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Former District 833 superintendent John Regan has been a volunteer with Habitat for Humanity for the past six years. Last week he was busy at work at a construction site in Oakdale. Staff photo by Amber Kispert.

From the classroom to the construction site

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From the classroom to the construction site
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Back in 2004 former superintendent John Regan said farewell to District 833 when he made the decision to retire from a long career in education. But retirement didn't sit as well with him as he thought it might.


For awhile Regan, 63, and his wife spent time in a trailer home on the outer banks of North Carolina fishing and relaxing.

"We looked at each other one day and said 'This is not what our life is supposed to be," he said. "You can't recreate your life away because then it doesn't have meaning.

"I flunked at retirement."

He was in search of something to occupy his time and took the suggestion of a neighbor to volunteer for Habitat for Humanity.

Since 2005, the Woodbury resident has helped with the construction of more than 40 homes and logged nearly 5,000 volunteer hours.

"I like working with people who need homes -- it's a work of mercy," Regan said. "I enjoy this work because it's so meaningful."

Building a home for 'Humanity'

Habitat for Humanity is an international non-profit organization that builds homes for needy families who don't have a home.

According to the Habitat for Humanity website, the organization believes that "every man, woman and child should have a decent, safe and affordable place to live."

"This job is all about the people -- it's serving God's people," Regan said. "Some of these people have had terrible situations that they have had to overcome to get here, but they are so excited to get these homes and that has so much meaning."

Brick by brick

When Regan first started with Habitat for Humanity, he had limited construction experience. But he didn't come in completely green either.

"If you're a homeowner, you're always doing projects," he said.

Regan said it helped that he oversaw the supervision and design of nearly $200 million in school construction as a superintendent.

Even though Regan did have some previous knowledge of construction, he admitted to having a bit of a learning curve when it came to construction codes and other nuances of building new homes.

"Habitat for Humanity never throws you in," he said. "It's not like throwing you off the end of the dock to teach you how to swim."

Regan said it takes about nine months to complete a house from beginning to end.

Many of the houses that Habitat for Humanity builds are multiplexes.

After three years, Regan said he felt so comfortable in his abilities and knowledge that he decided to apply for a seasonal supervisor position.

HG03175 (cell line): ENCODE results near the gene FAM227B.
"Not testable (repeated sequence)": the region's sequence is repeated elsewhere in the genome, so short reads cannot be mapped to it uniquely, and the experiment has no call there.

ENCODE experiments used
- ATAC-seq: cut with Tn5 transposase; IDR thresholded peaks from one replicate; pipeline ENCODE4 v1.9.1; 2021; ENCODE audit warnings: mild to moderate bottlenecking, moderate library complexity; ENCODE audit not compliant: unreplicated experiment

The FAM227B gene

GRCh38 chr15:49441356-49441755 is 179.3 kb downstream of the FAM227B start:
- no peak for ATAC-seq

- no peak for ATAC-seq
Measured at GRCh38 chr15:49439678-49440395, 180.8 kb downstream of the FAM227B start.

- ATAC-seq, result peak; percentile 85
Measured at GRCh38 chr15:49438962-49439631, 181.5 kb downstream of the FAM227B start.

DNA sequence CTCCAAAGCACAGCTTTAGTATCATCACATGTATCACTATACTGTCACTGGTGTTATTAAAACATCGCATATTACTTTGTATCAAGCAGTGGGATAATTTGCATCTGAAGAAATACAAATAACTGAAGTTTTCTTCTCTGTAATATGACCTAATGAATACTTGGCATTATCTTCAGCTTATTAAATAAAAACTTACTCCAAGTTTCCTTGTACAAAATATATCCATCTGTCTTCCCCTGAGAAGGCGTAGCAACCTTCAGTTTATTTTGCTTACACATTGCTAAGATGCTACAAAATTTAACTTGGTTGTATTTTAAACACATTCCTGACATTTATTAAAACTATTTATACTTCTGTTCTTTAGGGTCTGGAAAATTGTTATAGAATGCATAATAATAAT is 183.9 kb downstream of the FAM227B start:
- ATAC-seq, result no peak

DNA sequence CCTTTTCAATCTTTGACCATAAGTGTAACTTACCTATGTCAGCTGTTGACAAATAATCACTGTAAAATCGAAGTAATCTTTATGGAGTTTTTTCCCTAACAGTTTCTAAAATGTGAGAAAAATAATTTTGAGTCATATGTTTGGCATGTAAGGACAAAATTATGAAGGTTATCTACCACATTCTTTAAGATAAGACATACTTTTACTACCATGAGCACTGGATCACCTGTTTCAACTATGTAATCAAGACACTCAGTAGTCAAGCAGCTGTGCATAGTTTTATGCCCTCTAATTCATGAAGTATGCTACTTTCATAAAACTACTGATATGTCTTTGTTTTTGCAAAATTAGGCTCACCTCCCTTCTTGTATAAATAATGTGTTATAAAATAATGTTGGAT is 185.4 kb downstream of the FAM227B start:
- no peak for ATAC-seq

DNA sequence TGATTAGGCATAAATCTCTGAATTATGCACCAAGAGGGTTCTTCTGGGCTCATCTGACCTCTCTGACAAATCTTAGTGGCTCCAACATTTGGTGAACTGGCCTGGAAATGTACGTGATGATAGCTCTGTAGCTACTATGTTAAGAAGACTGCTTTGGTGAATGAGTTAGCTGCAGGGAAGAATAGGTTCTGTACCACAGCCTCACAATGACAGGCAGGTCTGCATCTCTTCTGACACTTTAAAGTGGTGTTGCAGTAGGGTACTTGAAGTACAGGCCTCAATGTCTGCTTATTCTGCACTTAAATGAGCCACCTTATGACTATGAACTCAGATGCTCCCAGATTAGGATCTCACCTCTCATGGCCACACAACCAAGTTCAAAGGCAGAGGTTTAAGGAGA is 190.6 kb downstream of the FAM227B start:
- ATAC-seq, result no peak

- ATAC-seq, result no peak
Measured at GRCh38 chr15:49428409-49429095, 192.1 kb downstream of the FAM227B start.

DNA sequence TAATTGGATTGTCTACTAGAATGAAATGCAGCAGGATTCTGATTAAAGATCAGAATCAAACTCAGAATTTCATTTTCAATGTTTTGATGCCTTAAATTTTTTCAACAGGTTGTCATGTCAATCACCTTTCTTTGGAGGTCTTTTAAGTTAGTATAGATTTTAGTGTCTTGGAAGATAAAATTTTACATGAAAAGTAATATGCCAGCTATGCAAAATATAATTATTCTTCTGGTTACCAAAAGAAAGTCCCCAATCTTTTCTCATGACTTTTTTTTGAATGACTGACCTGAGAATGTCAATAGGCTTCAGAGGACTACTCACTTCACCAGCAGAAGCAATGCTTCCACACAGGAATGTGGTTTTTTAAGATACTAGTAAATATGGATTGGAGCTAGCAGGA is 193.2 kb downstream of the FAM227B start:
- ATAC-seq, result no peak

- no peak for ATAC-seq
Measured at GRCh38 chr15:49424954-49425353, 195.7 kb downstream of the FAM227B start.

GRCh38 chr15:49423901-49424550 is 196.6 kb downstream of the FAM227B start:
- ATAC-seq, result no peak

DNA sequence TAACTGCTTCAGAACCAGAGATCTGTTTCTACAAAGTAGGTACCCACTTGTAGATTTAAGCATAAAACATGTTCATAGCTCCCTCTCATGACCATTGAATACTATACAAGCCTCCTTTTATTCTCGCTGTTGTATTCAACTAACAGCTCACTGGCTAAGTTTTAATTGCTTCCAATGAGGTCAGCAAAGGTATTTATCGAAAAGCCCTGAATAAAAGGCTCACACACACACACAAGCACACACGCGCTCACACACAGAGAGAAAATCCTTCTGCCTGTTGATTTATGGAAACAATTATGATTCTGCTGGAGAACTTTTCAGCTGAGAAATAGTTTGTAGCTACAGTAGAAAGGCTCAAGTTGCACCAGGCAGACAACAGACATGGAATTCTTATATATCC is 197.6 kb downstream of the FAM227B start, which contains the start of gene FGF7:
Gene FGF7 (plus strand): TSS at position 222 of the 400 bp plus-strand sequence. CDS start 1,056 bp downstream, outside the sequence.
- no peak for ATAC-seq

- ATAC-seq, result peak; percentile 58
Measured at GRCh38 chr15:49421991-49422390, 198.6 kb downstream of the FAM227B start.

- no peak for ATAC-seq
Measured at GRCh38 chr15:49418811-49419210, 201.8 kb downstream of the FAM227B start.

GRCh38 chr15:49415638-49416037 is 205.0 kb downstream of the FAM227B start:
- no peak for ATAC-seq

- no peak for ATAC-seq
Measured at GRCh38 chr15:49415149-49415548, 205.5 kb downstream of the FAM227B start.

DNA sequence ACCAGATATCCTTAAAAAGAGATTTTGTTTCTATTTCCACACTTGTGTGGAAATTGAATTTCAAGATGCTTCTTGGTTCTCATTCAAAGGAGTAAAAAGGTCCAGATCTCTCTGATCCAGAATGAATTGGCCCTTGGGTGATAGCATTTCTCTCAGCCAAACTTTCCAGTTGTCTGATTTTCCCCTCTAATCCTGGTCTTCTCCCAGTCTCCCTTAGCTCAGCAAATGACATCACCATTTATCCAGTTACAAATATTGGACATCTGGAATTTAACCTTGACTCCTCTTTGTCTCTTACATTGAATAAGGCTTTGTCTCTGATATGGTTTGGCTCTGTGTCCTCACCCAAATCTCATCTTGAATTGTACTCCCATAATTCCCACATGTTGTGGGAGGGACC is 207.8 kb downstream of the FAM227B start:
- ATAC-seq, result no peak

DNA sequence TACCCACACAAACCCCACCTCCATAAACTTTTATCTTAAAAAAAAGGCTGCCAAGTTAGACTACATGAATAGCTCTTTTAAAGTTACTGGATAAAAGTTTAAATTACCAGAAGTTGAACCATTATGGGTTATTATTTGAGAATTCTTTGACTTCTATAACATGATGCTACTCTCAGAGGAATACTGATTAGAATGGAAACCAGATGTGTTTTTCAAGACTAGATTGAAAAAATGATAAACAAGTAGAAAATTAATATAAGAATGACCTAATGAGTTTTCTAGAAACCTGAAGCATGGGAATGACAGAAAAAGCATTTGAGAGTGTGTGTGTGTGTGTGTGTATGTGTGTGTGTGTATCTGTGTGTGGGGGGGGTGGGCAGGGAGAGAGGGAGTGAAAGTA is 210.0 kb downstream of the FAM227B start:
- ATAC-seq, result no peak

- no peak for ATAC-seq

A seasonal supervisor, who works from April through October, oversees the work of the Habitat for Humanity volunteers.

"As a supervisor the expectation is that you know how to do this stuff, no matter what the task is," he said. "As a volunteer, you're going to be doing a much more limited task.

"I want to do both."

For the past three years, Regan acts as seasonal supervisor for six months in the spring, then for the rest of the year he goes back to being a volunteer a couple times a week.

"Every once in a while you like to put a tool belt on, but you also like the supervision because you get things done," he said. "Supervisors don't build houses, the volunteers build houses."


versus construction

With a background in education, it may seem that Regan might not have a lot to offer to a construction site, but in fact a lot of his experience as a superintendent has translated well into the construction zone.

For example, as a superintendent, Regan had to oversee teachers and administrators. As a seasonal supervisor for Habitat for Humanity, he oversees volunteers.

"That's one of the reasons they hired me," he said. "I have experience working with people."

As a superintendent, Regan oversaw school construction projects. He does the same thing with Habitat for Humanity.

One big difference however is that instead of sitting in a classroom; Regan is working at a construction site.

"I was always a pretty active administrator, I never spent much time sitting at a desk," he said. "But Habitat for Humanity is much more physical than being a superintendent -- it takes a lot out of you, especially when you get to be old like me."

Regan said he has every intention of staying involved with Habitat for Humanity for quite a long time.

"I want to volunteer for quite a while, as long as the body holds up," he said.

For more information about Habitat for Humanity, visit

Amber Kispert-Smith
Amber Kispert-Smith has been the schools and Afton reporter at the Woodbury Bulletin since 2008. She holds a bachelor’s degree in journalism from the University of Minnesota. She previously worked as a reporter for Press Publications in White Bear Lake.
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